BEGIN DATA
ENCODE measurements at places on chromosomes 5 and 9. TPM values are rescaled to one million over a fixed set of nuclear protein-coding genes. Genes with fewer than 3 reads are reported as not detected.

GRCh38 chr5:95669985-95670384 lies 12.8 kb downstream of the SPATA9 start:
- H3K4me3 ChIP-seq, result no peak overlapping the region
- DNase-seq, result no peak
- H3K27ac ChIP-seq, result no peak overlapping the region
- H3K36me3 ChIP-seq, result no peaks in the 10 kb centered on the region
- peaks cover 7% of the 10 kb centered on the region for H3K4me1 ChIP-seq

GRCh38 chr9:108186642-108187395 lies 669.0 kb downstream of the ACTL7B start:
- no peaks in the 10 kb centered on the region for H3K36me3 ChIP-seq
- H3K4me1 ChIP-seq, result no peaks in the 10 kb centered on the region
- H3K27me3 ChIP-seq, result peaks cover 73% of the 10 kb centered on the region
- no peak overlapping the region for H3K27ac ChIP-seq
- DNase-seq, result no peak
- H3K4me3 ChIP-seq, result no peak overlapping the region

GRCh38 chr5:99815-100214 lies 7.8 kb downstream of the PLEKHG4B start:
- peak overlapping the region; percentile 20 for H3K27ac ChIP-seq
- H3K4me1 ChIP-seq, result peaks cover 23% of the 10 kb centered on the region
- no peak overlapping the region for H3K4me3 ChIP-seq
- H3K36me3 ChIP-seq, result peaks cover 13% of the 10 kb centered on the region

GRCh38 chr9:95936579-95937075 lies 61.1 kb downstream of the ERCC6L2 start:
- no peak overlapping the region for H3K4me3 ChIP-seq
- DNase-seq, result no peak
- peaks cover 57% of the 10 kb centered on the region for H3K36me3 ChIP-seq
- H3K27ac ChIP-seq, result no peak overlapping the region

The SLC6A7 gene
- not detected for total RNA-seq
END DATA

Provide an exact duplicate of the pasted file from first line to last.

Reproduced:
ENCODE measurements at places on chromosomes 5 and 9. TPM values are rescaled to one million over a fixed set of nuclear protein-coding genes. Genes with fewer than 3 reads are reported as not detected.

GRCh38 chr5:95669985-95670384 lies 12.8 kb downstream of the SPATA9 start:
- H3K4me3 ChIP-seq, result no peak overlapping the region
- DNase-seq, result no peak
- H3K27ac ChIP-seq, result no peak overlapping the region
- H3K36me3 ChIP-seq, result no peaks in the 10 kb centered on the region
- peaks cover 7% of the 10 kb centered on the region for H3K4me1 ChIP-seq

GRCh38 chr9:108186642-108187395 lies 669.0 kb downstream of the ACTL7B start:
- no peaks in the 10 kb centered on the region for H3K36me3 ChIP-seq
- H3K4me1 ChIP-seq, result no peaks in the 10 kb centered on the region
- H3K27me3 ChIP-seq, result peaks cover 73% of the 10 kb centered on the region
- no peak overlapping the region for H3K27ac ChIP-seq
- DNase-seq, result no peak
- H3K4me3 ChIP-seq, result no peak overlapping the region

GRCh38 chr5:99815-100214 lies 7.8 kb downstream of the PLEKHG4B start:
- peak overlapping the region; percentile 20 for H3K27ac ChIP-seq
- H3K4me1 ChIP-seq, result peaks cover 23% of the 10 kb centered on the region
- no peak overlapping the region for H3K4me3 ChIP-seq
- H3K36me3 ChIP-seq, result peaks cover 13% of the 10 kb centered on the region

GRCh38 chr9:95936579-95937075 lies 61.1 kb downstream of the ERCC6L2 start:
- no peak overlapping the region for H3K4me3 ChIP-seq
- DNase-seq, result no peak
- peaks cover 57% of the 10 kb centered on the region for H3K36me3 ChIP-seq
- H3K27ac ChIP-seq, result no peak overlapping the region

The SLC6A7 gene
- not detected for total RNA-seq